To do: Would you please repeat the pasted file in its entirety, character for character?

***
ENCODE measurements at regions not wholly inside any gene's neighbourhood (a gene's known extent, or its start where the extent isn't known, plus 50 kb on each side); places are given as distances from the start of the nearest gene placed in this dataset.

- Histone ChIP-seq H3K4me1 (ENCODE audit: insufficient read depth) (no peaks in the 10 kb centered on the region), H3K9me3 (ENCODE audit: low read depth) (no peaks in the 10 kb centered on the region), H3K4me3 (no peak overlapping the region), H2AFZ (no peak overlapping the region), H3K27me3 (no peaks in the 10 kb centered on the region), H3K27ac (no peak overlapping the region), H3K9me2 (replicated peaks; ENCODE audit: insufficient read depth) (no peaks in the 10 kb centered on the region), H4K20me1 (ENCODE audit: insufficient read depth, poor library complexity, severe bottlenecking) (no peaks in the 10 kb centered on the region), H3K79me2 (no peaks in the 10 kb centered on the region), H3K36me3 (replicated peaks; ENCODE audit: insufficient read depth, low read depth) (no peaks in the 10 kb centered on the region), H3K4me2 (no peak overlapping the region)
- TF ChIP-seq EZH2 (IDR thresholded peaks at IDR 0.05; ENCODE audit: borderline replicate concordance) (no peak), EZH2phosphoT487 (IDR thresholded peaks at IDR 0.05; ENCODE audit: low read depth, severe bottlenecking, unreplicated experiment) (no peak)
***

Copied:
ENCODE measurements at regions not wholly inside any gene's neighbourhood (a gene's known extent, or its start where the extent isn't known, plus 50 kb on each side); places are given as distances from the start of the nearest gene placed in this dataset.

- Histone ChIP-seq H3K4me1 (ENCODE audit: insufficient read depth) (no peaks in the 10 kb centered on the region), H3K9me3 (ENCODE audit: low read depth) (no peaks in the 10 kb centered on the region), H3K4me3 (no peak overlapping the region), H2AFZ (no peak overlapping the region), H3K27me3 (no peaks in the 10 kb centered on the region), H3K27ac (no peak overlapping the region), H3K9me2 (replicated peaks; ENCODE audit: insufficient read depth) (no peaks in the 10 kb centered on the region), H4K20me1 (ENCODE audit: insufficient read depth, poor library complexity, severe bottlenecking) (no peaks in the 10 kb centered on the region), H3K79me2 (no peaks in the 10 kb centered on the region), H3K36me3 (replicated peaks; ENCODE audit: insufficient read depth, low read depth) (no peaks in the 10 kb centered on the region), H3K4me2 (no peak overlapping the region)
- TF ChIP-seq EZH2 (IDR thresholded peaks at IDR 0.05; ENCODE audit: borderline replicate concordance) (no peak), EZH2phosphoT487 (IDR thresholded peaks at IDR 0.05; ENCODE audit: low read depth, severe bottlenecking, unreplicated experiment) (no peak)